“As you know, there are people out there who are dedicated not only to destroy [sic] our program, but also to destroy our president,” warned Charlie Rangel (D., N.Y.) as he closed a Friday morning campaign rally in Harlem billed as, “The Affordable Care Act and You.”
Rangel, standing at a podium in front of a set of American flags, spoke to a school gymnasium full of more than 100 people — a blend of constituents, teachers, and reporters — four days before Tuesday’s Democratic primary.
Rangel, despite his 81 years and visibly ailing health, still knows how to work a room. This was immediately clear when the 21-term congressman entered the noisy gym. Walking slowly down the aisle, pausing for a cell-phone picture here or a “Hi Charlie!” there, Rangel was on a first-name basis with many in the crowd. Making his way onto the stage, the room erupted in response to a simple “Good morning!”
Rangel has long been a seemingly Teflon congressman, especially in his community. Just two years ago, in spite of eleven ethics convictions, he was able to trounce five Democratic primary challengers, leveraging his institutional domination in New York politics to capture 51 percent of the vote and coast through the general election en route to his fourth decade representing his New York district in the House of Representatives.
But many see the coming June 26 primary as presenting Rangel with a new kind of challenge, perhaps his toughest yet.
#more#The wildcard for Rangel comes not from his Harlem stronghold, but from a re-districting plan that expanded Rangel’s district beyond Manhattan to the South Bronx so that it now comprises a majority Hispanic electorate (55 percent Hispanic, 27 percent black, 12 percent white, 6 percent other).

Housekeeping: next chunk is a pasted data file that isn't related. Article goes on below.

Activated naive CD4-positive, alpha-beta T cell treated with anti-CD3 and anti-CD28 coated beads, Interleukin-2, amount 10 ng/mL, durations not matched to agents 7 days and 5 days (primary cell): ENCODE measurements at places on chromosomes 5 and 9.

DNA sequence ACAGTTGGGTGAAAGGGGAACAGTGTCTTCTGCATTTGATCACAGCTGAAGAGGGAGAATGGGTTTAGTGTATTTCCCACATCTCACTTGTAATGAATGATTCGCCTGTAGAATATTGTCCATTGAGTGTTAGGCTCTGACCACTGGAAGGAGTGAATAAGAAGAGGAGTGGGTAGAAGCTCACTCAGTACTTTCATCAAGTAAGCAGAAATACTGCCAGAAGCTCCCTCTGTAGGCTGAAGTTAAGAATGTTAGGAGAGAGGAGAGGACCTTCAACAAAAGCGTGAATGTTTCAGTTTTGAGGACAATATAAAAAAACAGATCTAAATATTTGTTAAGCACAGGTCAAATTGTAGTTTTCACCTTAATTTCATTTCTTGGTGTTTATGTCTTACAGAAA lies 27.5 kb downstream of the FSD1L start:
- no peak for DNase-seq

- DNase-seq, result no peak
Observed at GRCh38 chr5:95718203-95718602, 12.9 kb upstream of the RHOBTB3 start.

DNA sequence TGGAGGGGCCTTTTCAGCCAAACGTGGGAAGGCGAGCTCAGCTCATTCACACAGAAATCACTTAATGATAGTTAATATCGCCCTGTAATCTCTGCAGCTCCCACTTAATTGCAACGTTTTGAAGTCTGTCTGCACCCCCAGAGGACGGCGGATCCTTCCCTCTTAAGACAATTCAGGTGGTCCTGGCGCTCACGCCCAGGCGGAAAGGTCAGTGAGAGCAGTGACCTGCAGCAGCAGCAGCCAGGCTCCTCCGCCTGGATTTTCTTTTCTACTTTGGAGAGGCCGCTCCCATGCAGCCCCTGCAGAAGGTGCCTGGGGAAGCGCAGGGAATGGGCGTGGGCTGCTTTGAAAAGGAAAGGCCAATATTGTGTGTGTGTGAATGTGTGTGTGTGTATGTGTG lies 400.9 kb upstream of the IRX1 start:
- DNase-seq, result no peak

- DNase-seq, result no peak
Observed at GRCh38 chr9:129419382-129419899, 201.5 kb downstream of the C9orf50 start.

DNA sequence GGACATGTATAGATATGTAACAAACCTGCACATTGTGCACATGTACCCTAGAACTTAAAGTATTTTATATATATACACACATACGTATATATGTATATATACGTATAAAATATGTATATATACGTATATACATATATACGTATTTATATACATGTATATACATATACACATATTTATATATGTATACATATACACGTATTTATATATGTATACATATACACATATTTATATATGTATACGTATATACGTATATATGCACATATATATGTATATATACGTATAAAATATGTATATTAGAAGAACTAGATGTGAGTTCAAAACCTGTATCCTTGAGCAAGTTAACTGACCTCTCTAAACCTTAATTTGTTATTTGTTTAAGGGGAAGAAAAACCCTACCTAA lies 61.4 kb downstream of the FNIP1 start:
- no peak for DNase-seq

The new district — where three in ten people are first-time Rangel constituents — is uniquely advantageous to Rangel’s principal opponent, Democratic state senator and Dominican immigrant Adriano Espaillat. Espaillat, 57, has branded himself as a fresh, new face, set to replace the old establishment fixture Rangel.
Some observers, such as Queens College’s professor Michael Krasner, see the race as a true toss-up: “I’m not sure it even qualifies as an upset at this point,” Krasner tells National Review Online. “Re-districting puts a lot more Hispanic voters in the district. Rangel is unknown, and probably unwelcome. If I had to bet money, I would put it on Espaillat.” Indeed, there are many points in Espaillat’s favor. He has been able to capture a set of important endorsements (including two former Bronx borough presidents), and Rangel’s base is vulnerable to two other candidates, Clyde Williams and Joyce Johnson, both African Americans who are campaigning heavily in Harlem.
But, despite the allure of the upset, most still see Rangel as the favorite. “I don’t think it’ll be particularly close,” says Krasner’s colleague at Queens, Professor Andrew Beveridge. “Probably Rangel’s toughest battle yet, but he never really has had a battle.” Beveridge notes Espaillat’s apparent advantages are deceptive for two reasons. First, the gap between the number of Hispanics and African Americans in the district narrows when it comes to those who can actually vote (49 percent Hispanic to 34 percent black voters, compared to 55 percent and 27 percent residents). Second, the Hispanic vote is itself fractured, particularly between Dominican and Puerto Rican populations, with Rangel, whose father is from Puerto Rico, performing strongly in the latter group.
Moreover, as the Rothenberg Political Report’s Jessica Taylor notes, low turnout is highly likely for a June primary, which likely benefits the venerable Rangel machine, which will churn out his base in Harlem. With a solid, tested organizational operation, coupled with big-name supporters like Mayor Mike Bloomberg, Rangel’s institutional might seems to position him as the favorite to enter a 22nd, and likely final, term in Congress.